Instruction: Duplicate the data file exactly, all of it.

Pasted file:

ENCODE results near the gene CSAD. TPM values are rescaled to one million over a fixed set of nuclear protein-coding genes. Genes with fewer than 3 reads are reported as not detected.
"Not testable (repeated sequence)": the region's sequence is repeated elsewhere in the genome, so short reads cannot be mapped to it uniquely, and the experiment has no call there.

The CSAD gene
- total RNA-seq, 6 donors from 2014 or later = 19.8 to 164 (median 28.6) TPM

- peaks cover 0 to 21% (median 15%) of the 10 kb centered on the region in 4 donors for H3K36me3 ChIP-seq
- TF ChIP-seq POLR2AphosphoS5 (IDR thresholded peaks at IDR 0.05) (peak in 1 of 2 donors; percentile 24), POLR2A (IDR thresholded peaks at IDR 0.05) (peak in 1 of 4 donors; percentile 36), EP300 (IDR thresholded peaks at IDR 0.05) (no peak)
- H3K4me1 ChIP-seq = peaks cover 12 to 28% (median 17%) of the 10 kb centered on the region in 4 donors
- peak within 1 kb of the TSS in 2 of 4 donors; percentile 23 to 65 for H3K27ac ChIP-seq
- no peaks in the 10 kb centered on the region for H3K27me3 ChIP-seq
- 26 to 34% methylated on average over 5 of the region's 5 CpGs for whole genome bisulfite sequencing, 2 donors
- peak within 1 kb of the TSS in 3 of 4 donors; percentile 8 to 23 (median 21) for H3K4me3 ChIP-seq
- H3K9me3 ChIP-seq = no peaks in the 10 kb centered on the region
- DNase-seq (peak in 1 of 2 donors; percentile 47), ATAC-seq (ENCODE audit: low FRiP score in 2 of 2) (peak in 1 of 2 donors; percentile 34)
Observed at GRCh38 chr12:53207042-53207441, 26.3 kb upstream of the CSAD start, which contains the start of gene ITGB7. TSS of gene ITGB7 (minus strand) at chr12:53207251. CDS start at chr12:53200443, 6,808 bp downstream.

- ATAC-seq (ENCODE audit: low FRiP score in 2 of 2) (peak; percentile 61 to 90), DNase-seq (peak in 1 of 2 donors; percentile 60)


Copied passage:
ENCODE results near the gene CSAD. TPM values are rescaled to one million over a fixed set of nuclear protein-coding genes. Genes with fewer than 3 reads are reported as not detected.
"Not testable (repeated sequence)": the region's sequence is repeated elsewhere in the genome, so short reads cannot be mapped to it uniquely, and the experiment has no call there.

The CSAD gene
- total RNA-seq, 6 donors from 2014 or later = 19.8 to 164 (median 28.6) TPM

- peaks cover 0 to 21% (median 15%) of the 10 kb centered on the region in 4 donors for H3K36me3 ChIP-seq
- TF ChIP-seq POLR2AphosphoS5 (IDR thresholded peaks at IDR 0.05) (peak in 1 of 2 donors; percentile 24), POLR2A (IDR thresholded peaks at IDR 0.05) (peak in 1 of 4 donors; percentile 36), EP300 (IDR thresholded peaks at IDR 0.05) (no peak)
- H3K4me1 ChIP-seq = peaks cover 12 to 28% (median 17%) of the 10 kb centered on the region in 4 donors
- peak within 1 kb of the TSS in 2 of 4 donors; percentile 23 to 65 for H3K27ac ChIP-seq
- no peaks in the 10 kb centered on the region for H3K27me3 ChIP-seq
- 26 to 34% methylated on average over 5 of the region's 5 CpGs for whole genome bisulfite sequencing, 2 donors
- peak within 1 kb of the TSS in 3 of 4 donors; percentile 8 to 23 (median 21) for H3K4me3 ChIP-seq
- H3K9me3 ChIP-seq = no peaks in the 10 kb centered on the region
- DNase-seq (peak in 1 of 2 donors; percentile 47), ATAC-seq (ENCODE audit: low FRiP score in 2 of 2) (peak in 1 of 2 donors; percentile 34)
Observed at GRCh38 chr12:53207042-53207441, 26.3 kb upstream of the CSAD start, which contains the start of gene ITGB7. TSS of gene ITGB7 (minus strand) at chr12:53207251. CDS start at chr12:53200443, 6,808 bp downstream.

- ATAC-seq (ENCODE audit: low FRiP score in 2 of 2) (peak; percentile 61 to 90), DNase-seq (peak in 1 of 2 donors; percentile 60)